Oil markets - OPEC restraint needs to stretch into 2018. A supply glut lurks just below the surface.
Latest articles by SimonView Simon Flowers's full profile
The old traders' adage ‘better to travel than arrive’ has proved true in 2017. Last year was the year to hitch a ride on oil, Brent near doubling to US$55/bbl from the Q1 lows. Investors piled into oil-leveraged equities through 2016, the MSCI Energy index surging 23% and outperforming the broader market by 18%.
The nagging feeling though was that prices had already made the big move, by year end encroaching on our annual average Brent forecast of US$57/bbl for calendar 2017.
The journey had been pretty smooth in the early weeks of this year, Brent hovering around US$55/bbl - an all together happier state of affairs for upstream operators. But upward momentum ceased, and investors’ appetite dulled. Then on March 8th crude prices suddenly dropped, with WTI falling below US$50/bbl. The sell down of oil and gas shares accelerated, and MSCI Energy has now lost two thirds of 2016’s hard earned relative gains.
Confidence plays a huge role in any market, commodity or otherwise though it’s the fundamentals that ultimately determine price. Last year’s big rally in oil markets was triggered initially by confidence, that two years of financial pain was forcing OPEC to shift strategy and support prices. The fundamentals were taken care of by removing 1.3 million b/d of supply from the market in January, fostering the belief that OPEC and its Russia-led confederates' action would hasten the rebalancing of supply and demand.
So why have oil prices come under renewed downward pressure?
Our Macro Oils team, led by Ed Rawle, sees three main reasons.
First, global demand has disappointed so far this year. Chinese New Year, mild weather in the US, and the effects of de-monetization in India slowed or stalled demand growth in each of these three engines of demand growth. We think these January hiccoughs are transitory, and that global demand growth of 1.3 million b/d is still achievable for this year as a whole.
If we are right, 2017 will be the third best year for demand growth this decade.
Second, growth in US supply. Tight oil operators are putting a lot of capital to work again - the horizontal rig count has doubled from the lows of last year. We have just added another 40 rigs to our assumptions for 2017 and 2018, 70% into the Permian. Our latest production outlook suggests tight oil will recover from the August 2016 lows of 3.9 million b/d to reach the previous peak of 4.45 million b/d in August 2017, a span of just 12 months.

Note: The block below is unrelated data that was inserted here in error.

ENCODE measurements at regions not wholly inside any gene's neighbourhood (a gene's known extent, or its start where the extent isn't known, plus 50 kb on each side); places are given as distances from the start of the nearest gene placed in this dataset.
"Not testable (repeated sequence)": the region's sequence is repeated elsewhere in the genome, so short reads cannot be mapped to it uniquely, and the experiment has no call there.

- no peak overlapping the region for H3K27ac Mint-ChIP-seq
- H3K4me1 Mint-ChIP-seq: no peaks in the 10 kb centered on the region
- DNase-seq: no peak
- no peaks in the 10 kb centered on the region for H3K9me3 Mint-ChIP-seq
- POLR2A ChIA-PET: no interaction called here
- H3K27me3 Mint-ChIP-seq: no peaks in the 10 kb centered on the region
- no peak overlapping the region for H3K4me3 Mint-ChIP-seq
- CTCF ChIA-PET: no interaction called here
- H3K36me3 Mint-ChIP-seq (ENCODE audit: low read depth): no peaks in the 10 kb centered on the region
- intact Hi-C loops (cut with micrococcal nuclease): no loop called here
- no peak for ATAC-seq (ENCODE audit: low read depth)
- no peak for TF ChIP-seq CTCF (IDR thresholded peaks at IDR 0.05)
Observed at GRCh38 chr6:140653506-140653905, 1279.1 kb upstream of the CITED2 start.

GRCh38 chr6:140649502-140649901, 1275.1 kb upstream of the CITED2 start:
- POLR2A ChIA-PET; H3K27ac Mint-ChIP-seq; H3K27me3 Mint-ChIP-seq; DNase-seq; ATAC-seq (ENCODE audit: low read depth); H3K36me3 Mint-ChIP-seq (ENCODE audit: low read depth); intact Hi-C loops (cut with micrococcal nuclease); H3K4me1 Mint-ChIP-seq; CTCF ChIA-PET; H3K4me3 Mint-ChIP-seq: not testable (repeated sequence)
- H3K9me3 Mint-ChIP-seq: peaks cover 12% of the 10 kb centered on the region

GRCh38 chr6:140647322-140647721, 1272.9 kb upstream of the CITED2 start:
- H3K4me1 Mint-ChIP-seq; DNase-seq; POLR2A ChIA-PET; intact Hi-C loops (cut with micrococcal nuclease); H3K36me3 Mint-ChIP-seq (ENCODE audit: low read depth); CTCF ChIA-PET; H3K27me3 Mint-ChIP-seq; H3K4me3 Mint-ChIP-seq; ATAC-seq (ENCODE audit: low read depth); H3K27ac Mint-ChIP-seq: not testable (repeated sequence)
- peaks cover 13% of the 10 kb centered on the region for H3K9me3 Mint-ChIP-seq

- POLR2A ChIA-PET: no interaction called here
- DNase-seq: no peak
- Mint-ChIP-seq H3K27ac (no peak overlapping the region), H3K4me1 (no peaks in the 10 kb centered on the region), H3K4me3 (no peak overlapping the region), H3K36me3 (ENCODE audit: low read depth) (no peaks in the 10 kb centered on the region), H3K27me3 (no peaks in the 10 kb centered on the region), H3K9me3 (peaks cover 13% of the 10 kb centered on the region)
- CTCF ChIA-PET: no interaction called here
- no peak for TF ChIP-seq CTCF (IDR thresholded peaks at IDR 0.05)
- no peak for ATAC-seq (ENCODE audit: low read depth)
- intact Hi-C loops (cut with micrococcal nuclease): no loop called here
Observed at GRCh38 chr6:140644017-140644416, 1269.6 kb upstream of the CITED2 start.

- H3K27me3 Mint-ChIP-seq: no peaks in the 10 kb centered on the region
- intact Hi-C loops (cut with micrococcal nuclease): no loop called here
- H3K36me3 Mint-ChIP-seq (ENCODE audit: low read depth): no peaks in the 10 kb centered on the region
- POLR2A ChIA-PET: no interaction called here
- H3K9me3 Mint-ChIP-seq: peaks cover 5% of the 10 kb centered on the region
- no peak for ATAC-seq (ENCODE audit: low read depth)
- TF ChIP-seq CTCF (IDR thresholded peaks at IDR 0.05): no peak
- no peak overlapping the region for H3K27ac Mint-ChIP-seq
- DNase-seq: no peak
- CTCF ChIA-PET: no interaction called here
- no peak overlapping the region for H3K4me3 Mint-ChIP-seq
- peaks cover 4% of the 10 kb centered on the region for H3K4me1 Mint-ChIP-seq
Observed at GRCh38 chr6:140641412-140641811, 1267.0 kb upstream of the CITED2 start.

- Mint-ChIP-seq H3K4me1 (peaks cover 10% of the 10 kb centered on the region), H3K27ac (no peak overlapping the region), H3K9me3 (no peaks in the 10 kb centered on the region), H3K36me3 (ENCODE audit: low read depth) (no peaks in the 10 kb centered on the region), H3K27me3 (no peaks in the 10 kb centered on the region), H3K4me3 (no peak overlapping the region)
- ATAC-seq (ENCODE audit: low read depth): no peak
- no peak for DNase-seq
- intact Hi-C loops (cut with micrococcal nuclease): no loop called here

Our Base Case anticipates 0.7 million b/d of net new tight oil volumes by Q1 2018, though around 0.2 million b/d is at risk should cost inflation take off. Even so, the rapid recovery in US production demonstrates the law of unintended consequences at work. OPEC’s resolve to support prices at the expense of its own market share will be increasingly tested by tight oil growth in the coming months.
Thirdly, the market balance into 2H 2017 and 2018 is delicately poised. We already assume in our Base Case that OPEC and partners will extend current production cuts through 2H 2017, driving an implied global stock draw through the second half of this year.
But into next year, one way or another, the market will need to absorb a lot of oil.
In total around 2 million b/d of additional supply is on its way if no new agreement is struck: 0.9 million b/d as OPEC itself turns the taps back on, and 1.1 million b/d from non-OPEC (US tight oil, and Russia). This is roughly double the 1.0 million b/d demand growth we expect next year. The implication is either a substantial inventory build in 2018 or OPEC and partners are forced to reach a new agreement.
Optimism has been palpable across the industry in recent months, feeding off OPEC’s action. But the real risk of a glut lurks just below the surface and won’t go away. Oil and gas companies and investors in the sector will be hoping the financial pressures that led to OPEC to seize back the initiative will continue to have the desired effect.